I live in a community where white Catholics are the norm. Living in one of the very few black households in the neighborhood, I’ve noticed that many are either ignorant or inattentive to the issues of the black community. That’s something I would like to change. Many black issues such as incarceration rates, unequal pay and representation in companies, and blatant racism are being ignored due to the lack of awareness and support in my community. If we simply educated our communities, we would not only increase support in numbers, but also increase the support of races that objectify African Americans in the first place. If those who commit the racist acts see their peers supporting black causes, points of view could change, racism and violence could end, and the world would be a better place. I know it isn’t that simple, but it’s a place to start.
The equality of all, no matter what race, sexual orientation, or gender, is an ideology that should become part of our way of life. Humanism is a practice that could fully address social issues and make the world stronger as a whole. It could eliminate all faults within our society economically, socially, and politically. Black CEOs would be a common occurrence, and women would get the same wages as men. There wouldn’t be a need for the “Black Lives Matter” movement because everyone would know that all lives matter. A black person getting shot by the cops wouldn’t automatically be seen as a racist vendetta. Humanism is the key to fixing us and making our society the best it can be.
KOLA HEYWARD-ROTIMI is the recipient of a 2016 FFRF/Catherine Fahringer scholarship sponsored by Black Skeptics Los Angeles. He graduated from North Carolina School of Science and Mathematics and will be attending Amherst College in the fall.
Faith is something that has stayed on people’s minds for millennia. Something about belief—belief in a higher power, belief in a superior leadership position, or belief in the environment itself—ensnares our minds. For someone who identifies as secular, I care quite a bit about the role religion and faith plays in our society. I believe that my concern about how non-secular thought affects people’s worldviews and actions stems from how I was raised. In a household where secular thought was the norm since I was a child, I found it easier to learn about spirituality in its many forms. I not only identify as a secular person but as an African American, which brings into play two different cultural aspects that contrast with mainstream society’s view. Secular people are rarely seen in the media as people of color, let alone a young black man raised by an African-American mother and a Nigerian-American father in a nonreligious household. One of the biggest lessons I learned growing up is to question everything. Everything was up for debate, even the idea of not believing in religion.
I was never convinced to personally believe in a religious system. Even so, exploring the significance of religious systems sparked my interest in the reasons why people decide to believe in a higher power and the varied ways people express their belief. These questions have kept me interested in learning about religion for years, and I incorporate these questions heavily in my fictional writing. Most of my fiction takes place in a unified fictional universe. A central conflict stems from debates about the differences between “good” and “bad” faith, how religion can be used to advance personal agendas, and the influence of religion on the making of civilizations.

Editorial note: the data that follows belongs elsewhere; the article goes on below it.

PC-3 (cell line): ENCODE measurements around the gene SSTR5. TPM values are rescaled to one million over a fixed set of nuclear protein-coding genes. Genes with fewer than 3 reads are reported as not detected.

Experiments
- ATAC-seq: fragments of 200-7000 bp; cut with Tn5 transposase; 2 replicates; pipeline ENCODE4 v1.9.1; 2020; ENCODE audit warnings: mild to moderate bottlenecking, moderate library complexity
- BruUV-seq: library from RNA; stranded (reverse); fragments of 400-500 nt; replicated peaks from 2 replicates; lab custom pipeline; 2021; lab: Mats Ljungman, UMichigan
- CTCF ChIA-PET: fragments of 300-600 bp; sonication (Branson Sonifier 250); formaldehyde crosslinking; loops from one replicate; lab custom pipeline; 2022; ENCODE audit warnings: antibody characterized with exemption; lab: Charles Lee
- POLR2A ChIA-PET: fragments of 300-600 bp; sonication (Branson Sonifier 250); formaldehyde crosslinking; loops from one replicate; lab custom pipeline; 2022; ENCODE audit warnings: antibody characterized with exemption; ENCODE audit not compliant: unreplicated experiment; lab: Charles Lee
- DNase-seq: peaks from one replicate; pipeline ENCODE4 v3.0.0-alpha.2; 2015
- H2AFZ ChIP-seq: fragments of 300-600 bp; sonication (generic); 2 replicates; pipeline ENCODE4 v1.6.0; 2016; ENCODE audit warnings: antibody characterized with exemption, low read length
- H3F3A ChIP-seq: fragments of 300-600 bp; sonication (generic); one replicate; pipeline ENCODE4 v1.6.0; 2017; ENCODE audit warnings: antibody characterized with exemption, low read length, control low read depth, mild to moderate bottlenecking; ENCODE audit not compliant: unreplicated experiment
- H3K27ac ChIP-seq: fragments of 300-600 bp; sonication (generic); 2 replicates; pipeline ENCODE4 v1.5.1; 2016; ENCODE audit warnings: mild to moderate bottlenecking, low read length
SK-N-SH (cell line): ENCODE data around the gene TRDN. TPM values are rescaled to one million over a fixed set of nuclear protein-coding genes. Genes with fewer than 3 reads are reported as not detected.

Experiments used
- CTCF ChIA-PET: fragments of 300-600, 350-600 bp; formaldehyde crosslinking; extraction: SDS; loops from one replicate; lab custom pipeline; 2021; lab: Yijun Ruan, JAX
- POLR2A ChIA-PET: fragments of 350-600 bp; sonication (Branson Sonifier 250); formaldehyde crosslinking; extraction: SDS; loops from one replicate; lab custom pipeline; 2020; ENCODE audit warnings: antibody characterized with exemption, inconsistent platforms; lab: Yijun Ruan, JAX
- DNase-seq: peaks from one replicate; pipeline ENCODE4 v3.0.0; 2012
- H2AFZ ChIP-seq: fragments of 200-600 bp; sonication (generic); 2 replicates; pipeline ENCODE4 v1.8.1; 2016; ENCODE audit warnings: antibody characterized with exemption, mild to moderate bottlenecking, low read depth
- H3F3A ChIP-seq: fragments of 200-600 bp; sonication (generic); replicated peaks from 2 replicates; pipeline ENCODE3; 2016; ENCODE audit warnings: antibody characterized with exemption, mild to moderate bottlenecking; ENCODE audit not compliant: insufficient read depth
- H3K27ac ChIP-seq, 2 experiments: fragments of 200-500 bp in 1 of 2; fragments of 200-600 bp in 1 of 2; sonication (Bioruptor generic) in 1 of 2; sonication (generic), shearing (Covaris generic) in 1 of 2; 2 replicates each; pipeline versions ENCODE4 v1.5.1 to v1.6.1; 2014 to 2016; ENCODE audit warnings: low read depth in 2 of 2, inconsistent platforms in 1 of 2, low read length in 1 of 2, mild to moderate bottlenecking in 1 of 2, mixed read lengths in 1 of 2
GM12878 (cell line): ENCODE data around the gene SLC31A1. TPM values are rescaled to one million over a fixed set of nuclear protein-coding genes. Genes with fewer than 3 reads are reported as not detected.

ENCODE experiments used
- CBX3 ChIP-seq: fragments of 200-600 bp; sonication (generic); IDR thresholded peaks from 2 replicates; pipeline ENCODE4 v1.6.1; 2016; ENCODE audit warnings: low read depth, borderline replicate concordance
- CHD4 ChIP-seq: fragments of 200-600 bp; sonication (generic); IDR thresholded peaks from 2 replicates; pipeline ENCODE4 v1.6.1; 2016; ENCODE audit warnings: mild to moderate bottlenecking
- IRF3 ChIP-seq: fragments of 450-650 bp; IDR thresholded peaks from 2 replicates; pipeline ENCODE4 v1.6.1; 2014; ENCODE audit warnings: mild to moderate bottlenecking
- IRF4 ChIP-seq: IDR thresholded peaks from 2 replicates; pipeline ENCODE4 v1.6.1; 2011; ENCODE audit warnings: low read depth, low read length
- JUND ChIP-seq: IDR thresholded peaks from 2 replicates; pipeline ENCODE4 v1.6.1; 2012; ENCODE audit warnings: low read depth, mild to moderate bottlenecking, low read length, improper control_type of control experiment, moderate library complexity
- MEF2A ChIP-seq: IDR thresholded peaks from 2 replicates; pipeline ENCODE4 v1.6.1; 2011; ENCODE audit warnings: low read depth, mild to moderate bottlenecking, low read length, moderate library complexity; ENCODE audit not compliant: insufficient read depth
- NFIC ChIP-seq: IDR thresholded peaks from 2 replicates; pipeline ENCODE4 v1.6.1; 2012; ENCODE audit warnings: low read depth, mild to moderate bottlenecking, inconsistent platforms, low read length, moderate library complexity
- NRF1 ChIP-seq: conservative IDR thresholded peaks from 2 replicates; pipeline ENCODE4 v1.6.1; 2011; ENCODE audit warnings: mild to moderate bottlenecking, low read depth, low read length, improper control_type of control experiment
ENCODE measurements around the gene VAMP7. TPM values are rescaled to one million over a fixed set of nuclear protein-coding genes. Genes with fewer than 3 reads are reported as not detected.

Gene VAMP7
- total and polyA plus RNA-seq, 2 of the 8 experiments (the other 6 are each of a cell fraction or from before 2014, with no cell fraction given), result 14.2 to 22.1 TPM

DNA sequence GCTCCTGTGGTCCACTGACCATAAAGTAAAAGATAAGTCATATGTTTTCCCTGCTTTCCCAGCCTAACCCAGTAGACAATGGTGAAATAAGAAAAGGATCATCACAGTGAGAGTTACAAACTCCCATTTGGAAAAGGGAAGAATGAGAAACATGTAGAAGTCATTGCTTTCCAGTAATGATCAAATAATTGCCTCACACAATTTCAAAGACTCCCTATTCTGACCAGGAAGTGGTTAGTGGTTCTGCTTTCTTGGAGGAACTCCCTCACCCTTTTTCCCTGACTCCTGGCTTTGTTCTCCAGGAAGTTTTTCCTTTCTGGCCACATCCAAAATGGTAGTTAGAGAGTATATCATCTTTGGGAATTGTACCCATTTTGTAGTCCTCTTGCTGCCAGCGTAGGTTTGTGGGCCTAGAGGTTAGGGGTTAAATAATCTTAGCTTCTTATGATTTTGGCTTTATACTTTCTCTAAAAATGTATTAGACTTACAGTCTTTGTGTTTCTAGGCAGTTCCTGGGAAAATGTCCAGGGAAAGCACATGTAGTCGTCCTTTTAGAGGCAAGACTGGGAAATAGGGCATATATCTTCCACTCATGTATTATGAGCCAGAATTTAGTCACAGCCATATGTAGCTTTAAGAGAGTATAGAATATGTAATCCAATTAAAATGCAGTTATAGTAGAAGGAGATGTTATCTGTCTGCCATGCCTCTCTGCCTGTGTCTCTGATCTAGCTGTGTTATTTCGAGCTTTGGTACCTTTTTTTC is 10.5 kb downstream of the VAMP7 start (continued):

In my next few years at Amherst College, I plan on continuing to ask questions concerning religion and its role in peoples’ lives. Creative writing will be a large outlet for this process, and I hope to publish the trilogy of Afro-Asian-inspired fantasy novels I’m developing. I also want to give underprivileged students the opportunity to prove their scientific assumptions like I do and to come to their own conclusions. I will attempt to achieve this by creating a nonprofit organization dedicated to improving STEM (science, technology, engineering, and math) education in communities lacking educational resources worldwide.
DJENNE THOMAS is a native of Atlanta, Georgia, and the daughter of Mandisa Thomas, president of Black Non-Believers, Inc. Djenne is pursuing an undergraduate degree at Johnson and Wales University and recently completed a two-and-a-half-month study abroad program in Germany, which she was able to achieve by maintaining a 4.0 GPA during her freshman year.
The reason I identify as an atheist is because there are no constraints on being one. You can be yourself, and you aren’t judged because of how/what you think about or other features. However, in the black community, to not be associated with any kind of religion is like having no life at all—where, basically, in order to accomplish self-fulfillment, you have to be associated with religion. If you’re not, you’re either permanently shunned or taunted.
It’s due to this type of mentality that I chose to start an LGBT club at my high school. Even though I don’t think there should have to be a specific place where people can be themselves, until the time comes when this isn’t the case, everyone deserves to at least belong somewhere where they can be themselves.
I am currently a sophomore at Johnson and Wales University in Providence, Rhode Island, where I plan to obtain a degree in international business. Although I’m not entirely sure what I want to do career-wise, I hope to pursue some form of foreign exchange.
As organized religion becomes less of a factor in the daily lives of Americans, secular youth of color will no doubt benefit from greater levels of acceptance of the nonreligious. Yet it remains to be seen how this next generation will redress the systemic inequities that confront people of color, who can’t bank on the wages of whiteness while being religious outsiders. These young leaders inspire us to imagine how humanism can be made intersectional, relevant, and real for a multicultural twenty-first-century United States.